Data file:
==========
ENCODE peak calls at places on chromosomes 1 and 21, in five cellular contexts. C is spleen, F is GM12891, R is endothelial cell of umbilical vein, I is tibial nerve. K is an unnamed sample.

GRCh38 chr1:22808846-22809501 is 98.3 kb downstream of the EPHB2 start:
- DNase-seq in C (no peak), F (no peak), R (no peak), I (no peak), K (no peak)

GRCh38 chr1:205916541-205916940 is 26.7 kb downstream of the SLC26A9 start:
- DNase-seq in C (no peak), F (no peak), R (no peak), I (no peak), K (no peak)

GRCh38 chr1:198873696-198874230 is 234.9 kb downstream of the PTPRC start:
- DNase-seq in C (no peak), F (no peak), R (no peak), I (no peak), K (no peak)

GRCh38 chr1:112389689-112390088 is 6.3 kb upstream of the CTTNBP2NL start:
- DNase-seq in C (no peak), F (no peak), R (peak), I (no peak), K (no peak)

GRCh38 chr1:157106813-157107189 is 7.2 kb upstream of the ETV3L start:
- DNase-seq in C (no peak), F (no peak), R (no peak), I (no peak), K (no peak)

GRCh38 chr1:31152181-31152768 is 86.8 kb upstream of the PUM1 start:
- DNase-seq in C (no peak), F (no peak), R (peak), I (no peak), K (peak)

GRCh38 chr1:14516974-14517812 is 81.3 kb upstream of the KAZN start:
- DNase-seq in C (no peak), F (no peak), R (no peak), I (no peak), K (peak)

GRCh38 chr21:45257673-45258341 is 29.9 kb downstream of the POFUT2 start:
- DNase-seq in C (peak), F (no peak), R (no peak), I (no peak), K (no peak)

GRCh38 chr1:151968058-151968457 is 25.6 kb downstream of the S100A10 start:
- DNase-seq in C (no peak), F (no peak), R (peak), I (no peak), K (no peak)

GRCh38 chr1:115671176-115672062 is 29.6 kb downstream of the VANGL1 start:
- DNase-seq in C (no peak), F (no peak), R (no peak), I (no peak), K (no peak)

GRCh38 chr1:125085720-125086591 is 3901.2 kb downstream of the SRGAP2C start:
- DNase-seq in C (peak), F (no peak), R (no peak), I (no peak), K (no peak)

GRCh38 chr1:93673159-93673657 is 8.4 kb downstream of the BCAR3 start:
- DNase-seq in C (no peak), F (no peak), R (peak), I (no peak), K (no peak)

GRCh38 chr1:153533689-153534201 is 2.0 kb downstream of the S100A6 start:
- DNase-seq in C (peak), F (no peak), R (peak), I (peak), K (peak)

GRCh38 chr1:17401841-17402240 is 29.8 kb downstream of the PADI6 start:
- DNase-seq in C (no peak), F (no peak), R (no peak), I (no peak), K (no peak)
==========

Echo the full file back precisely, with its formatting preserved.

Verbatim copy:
ENCODE peak calls at places on chromosomes 1 and 21, in five cellular contexts. C is spleen, F is GM12891, R is endothelial cell of umbilical vein, I is tibial nerve. K is an unnamed sample.

GRCh38 chr1:22808846-22809501 is 98.3 kb downstream of the EPHB2 start:
- DNase-seq in C (no peak), F (no peak), R (no peak), I (no peak), K (no peak)

GRCh38 chr1:205916541-205916940 is 26.7 kb downstream of the SLC26A9 start:
- DNase-seq in C (no peak), F (no peak), R (no peak), I (no peak), K (no peak)

GRCh38 chr1:198873696-198874230 is 234.9 kb downstream of the PTPRC start:
- DNase-seq in C (no peak), F (no peak), R (no peak), I (no peak), K (no peak)

GRCh38 chr1:112389689-112390088 is 6.3 kb upstream of the CTTNBP2NL start:
- DNase-seq in C (no peak), F (no peak), R (peak), I (no peak), K (no peak)

GRCh38 chr1:157106813-157107189 is 7.2 kb upstream of the ETV3L start:
- DNase-seq in C (no peak), F (no peak), R (no peak), I (no peak), K (no peak)

GRCh38 chr1:31152181-31152768 is 86.8 kb upstream of the PUM1 start:
- DNase-seq in C (no peak), F (no peak), R (peak), I (no peak), K (peak)

GRCh38 chr1:14516974-14517812 is 81.3 kb upstream of the KAZN start:
- DNase-seq in C (no peak), F (no peak), R (no peak), I (no peak), K (peak)

GRCh38 chr21:45257673-45258341 is 29.9 kb downstream of the POFUT2 start:
- DNase-seq in C (peak), F (no peak), R (no peak), I (no peak), K (no peak)

GRCh38 chr1:151968058-151968457 is 25.6 kb downstream of the S100A10 start:
- DNase-seq in C (no peak), F (no peak), R (peak), I (no peak), K (no peak)

GRCh38 chr1:115671176-115672062 is 29.6 kb downstream of the VANGL1 start:
- DNase-seq in C (no peak), F (no peak), R (no peak), I (no peak), K (no peak)

GRCh38 chr1:125085720-125086591 is 3901.2 kb downstream of the SRGAP2C start:
- DNase-seq in C (peak), F (no peak), R (no peak), I (no peak), K (no peak)

GRCh38 chr1:93673159-93673657 is 8.4 kb downstream of the BCAR3 start:
- DNase-seq in C (no peak), F (no peak), R (peak), I (no peak), K (no peak)

GRCh38 chr1:153533689-153534201 is 2.0 kb downstream of the S100A6 start:
- DNase-seq in C (peak), F (no peak), R (peak), I (peak), K (peak)

GRCh38 chr1:17401841-17402240 is 29.8 kb downstream of the PADI6 start:
- DNase-seq in C (no peak), F (no peak), R (no peak), I (no peak), K (no peak)